He was arrogant and insecure. Maybe possessing a lisp made his younger life hard, so the bullied became the bully. He thought his mind was superior to us all and lacked any semblance of patience. He would halt me, belittle me or criticize me whenever I asked a question. He gave me a D+, so I just failed his class. I’m a diligent student. I’d never received a D in my life. I knew it was farewell bait to find a last reason for attack, but I couldn’t avoid it, as my GPA was suffering. He was as expected, and enjoyed telling me my failings before denying any form of negotiation to make up the 3 point difference.
She was…evil. I can’t even remember all of her antagonistic traits because the attributed descriptor is an accurate presentation of her person. Petty, she was thoroughly unhappy, controlling, and a bodyshamer that hid behind the Cross.
She gave me body dysmorphia.
Even now, I have to shut out her voice, “you look provocative,” when I pull something snug over my shapely body. Petty; she always had to have the last word.
While more than a handful of other faculty members also delighted in their attempts to segregate me and diminish me mentally and emotionally, there were 4 who actually saw me.
Three White guys and a Latino woman.
He knew me well and knew me personally. I was his pride and joy on the field. I was his bright pupil in the classroom. I was his encourager and team leader. He helped me achieve proud moments that still swell my chest with pride. But in the end he abandoned me in his own frustration brought on by being burnt out. It hurt.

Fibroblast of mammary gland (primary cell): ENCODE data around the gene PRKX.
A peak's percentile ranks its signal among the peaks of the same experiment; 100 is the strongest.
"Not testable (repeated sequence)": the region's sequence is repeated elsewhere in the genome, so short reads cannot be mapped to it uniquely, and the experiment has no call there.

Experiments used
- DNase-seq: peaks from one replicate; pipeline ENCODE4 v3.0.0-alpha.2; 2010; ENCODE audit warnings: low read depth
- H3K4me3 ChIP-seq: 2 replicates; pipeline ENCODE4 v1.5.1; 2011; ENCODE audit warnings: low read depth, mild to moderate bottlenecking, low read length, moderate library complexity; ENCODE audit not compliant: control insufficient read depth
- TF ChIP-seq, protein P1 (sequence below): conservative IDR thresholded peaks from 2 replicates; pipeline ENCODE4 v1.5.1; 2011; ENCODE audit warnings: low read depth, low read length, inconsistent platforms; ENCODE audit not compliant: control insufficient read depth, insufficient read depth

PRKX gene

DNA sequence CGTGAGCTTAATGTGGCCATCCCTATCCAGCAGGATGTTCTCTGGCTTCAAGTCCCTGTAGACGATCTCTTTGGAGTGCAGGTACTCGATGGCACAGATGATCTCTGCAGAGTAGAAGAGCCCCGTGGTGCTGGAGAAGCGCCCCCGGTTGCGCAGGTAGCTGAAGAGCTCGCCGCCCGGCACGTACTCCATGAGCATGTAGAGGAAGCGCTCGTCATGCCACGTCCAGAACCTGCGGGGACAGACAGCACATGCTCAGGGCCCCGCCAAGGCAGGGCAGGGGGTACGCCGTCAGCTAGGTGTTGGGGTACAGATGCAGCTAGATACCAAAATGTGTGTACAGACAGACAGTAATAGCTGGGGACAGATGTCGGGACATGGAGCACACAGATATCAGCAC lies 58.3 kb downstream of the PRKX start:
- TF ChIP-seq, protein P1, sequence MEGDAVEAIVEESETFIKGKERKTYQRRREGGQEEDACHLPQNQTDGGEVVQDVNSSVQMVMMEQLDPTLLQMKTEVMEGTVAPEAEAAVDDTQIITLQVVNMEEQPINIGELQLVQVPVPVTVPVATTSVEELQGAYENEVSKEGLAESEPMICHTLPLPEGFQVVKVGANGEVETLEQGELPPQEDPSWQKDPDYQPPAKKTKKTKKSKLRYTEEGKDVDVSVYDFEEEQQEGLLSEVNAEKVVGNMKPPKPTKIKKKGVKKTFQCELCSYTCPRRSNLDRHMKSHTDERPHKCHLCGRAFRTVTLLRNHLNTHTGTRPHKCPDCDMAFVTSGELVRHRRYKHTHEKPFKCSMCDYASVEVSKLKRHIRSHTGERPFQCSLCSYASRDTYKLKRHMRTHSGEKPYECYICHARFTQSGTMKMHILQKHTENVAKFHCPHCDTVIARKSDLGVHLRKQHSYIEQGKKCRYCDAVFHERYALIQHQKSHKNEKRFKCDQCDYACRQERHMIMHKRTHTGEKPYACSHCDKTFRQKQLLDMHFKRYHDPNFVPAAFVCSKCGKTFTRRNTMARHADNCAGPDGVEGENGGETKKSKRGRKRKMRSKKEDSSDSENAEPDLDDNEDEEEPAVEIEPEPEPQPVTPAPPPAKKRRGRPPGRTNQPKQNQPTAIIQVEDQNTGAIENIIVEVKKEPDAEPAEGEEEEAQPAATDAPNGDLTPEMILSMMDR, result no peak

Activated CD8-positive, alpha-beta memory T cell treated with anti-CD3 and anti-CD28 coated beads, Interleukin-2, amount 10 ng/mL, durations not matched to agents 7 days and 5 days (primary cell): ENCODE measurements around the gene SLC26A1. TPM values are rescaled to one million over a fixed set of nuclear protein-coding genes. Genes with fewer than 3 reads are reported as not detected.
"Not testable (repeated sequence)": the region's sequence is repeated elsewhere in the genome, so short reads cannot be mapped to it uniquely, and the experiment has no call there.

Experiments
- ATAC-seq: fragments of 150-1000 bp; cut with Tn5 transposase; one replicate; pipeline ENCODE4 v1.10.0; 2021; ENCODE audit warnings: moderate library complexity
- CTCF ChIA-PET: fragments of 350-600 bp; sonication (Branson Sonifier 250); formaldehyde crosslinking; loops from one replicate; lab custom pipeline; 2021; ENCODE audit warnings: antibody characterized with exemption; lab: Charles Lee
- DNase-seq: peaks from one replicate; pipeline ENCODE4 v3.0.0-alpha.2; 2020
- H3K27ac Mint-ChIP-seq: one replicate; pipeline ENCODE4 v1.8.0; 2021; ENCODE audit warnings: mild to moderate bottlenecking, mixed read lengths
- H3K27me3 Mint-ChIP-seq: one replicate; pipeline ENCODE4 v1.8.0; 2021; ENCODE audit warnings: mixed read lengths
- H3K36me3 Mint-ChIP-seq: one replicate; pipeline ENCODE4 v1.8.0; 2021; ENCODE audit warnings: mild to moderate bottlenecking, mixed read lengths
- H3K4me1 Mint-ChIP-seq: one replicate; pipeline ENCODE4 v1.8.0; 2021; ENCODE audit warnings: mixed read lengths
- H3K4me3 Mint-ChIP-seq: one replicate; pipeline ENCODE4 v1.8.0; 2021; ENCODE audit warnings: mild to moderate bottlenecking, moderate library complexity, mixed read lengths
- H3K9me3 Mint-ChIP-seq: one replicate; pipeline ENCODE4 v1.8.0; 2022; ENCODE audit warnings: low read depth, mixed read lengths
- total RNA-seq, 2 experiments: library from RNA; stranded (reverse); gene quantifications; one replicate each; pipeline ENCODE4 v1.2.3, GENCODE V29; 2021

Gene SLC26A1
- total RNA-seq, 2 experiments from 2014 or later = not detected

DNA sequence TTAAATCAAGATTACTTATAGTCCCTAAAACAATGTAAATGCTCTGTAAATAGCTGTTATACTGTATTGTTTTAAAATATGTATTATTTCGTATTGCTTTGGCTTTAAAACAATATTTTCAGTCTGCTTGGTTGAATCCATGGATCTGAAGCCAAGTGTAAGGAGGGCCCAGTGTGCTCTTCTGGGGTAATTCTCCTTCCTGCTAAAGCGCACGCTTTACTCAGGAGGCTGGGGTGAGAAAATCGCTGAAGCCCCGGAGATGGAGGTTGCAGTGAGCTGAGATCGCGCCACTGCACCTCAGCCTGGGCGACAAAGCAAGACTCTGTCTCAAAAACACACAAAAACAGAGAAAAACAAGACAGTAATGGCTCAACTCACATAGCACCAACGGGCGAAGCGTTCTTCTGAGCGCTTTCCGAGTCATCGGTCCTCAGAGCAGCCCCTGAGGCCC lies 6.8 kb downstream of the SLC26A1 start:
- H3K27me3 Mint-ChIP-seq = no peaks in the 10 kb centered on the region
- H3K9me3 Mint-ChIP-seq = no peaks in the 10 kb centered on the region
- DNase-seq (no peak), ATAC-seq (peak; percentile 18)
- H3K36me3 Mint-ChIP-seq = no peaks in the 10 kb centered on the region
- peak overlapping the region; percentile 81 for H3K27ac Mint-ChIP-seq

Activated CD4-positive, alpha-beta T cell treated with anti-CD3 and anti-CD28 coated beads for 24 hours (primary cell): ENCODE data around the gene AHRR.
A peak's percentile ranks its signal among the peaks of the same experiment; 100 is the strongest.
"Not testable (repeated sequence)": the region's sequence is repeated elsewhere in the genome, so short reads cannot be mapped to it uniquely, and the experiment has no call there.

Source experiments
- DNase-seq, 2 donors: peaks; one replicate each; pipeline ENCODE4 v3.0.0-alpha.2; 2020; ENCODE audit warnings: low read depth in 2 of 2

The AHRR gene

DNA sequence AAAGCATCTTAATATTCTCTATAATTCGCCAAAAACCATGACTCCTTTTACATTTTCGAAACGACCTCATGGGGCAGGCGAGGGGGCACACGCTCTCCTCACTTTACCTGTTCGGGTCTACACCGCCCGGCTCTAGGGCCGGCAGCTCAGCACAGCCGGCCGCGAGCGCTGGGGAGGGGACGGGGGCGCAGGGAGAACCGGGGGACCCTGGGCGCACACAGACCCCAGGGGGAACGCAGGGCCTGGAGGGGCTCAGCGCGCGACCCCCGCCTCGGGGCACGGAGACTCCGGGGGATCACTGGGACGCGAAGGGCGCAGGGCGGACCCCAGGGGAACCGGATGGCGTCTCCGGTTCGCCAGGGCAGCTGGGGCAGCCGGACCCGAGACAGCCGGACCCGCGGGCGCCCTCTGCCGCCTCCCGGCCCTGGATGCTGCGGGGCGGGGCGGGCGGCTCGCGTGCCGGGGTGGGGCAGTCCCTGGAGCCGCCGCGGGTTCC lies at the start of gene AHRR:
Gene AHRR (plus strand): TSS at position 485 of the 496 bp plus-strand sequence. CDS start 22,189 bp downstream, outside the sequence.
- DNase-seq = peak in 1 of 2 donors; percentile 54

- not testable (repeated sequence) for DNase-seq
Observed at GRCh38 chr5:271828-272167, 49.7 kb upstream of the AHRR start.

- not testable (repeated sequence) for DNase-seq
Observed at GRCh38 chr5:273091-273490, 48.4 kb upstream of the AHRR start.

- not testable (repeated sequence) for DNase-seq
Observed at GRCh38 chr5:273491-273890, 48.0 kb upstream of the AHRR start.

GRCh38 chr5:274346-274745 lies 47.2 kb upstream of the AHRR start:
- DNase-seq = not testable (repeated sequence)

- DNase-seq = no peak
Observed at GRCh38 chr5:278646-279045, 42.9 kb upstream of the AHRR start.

Teacher #2 (Unsure of preferred pronoun)
They were young and relatable. They liked their job and were generally easy-going. They really listened to me when I spoke in class. They valued my words. They are now a principal at a public school, happy and married to their female mate. I would love to speak with them about their own experiences of trauma at a school that openly taught homosexuality was a sin.
He wasn’t fully sure of himself and misspelled words. He taught English, so the combination made him a target to the one’s you’d call “cool kids” if our school was a television show.
I loved English. I respected that he had our 10th grade class read “The Narrative of Frederick Douglass,” even if it meant everyone stared at me when we discussed a particularly gruesome part. It’s the only book by or about a Black person I can recall. Attending a school of 500 persons, with 99% of them being White, what a disservice that was. So I raised my hand often. I didn’t care that just he and I would be the only ones interacting the entire class, and I tried to put him at ease. He was kind.
He was a jokester. A silly, easy-going senior, that instantly made you want to address him as grandpa. He and I had fun. He allowed me to be my full self in class. Eager, chatty, silly and engaging. He would brighten my day.
She was witty; the perfect character to be an English teacher. Self-assured and comedic, she challenged us with academia and rewarded us with play reenactments. She knew I loved to read the plays and often chose me to play a character. English was my favorite subject and her wisdom is still with me. “‘Separate.’ “‘Sep-a-rat.’” I always wanted to spell it “Sep-e-rat.”
Well friends, we live and we hopefully learn.
A Woke Woman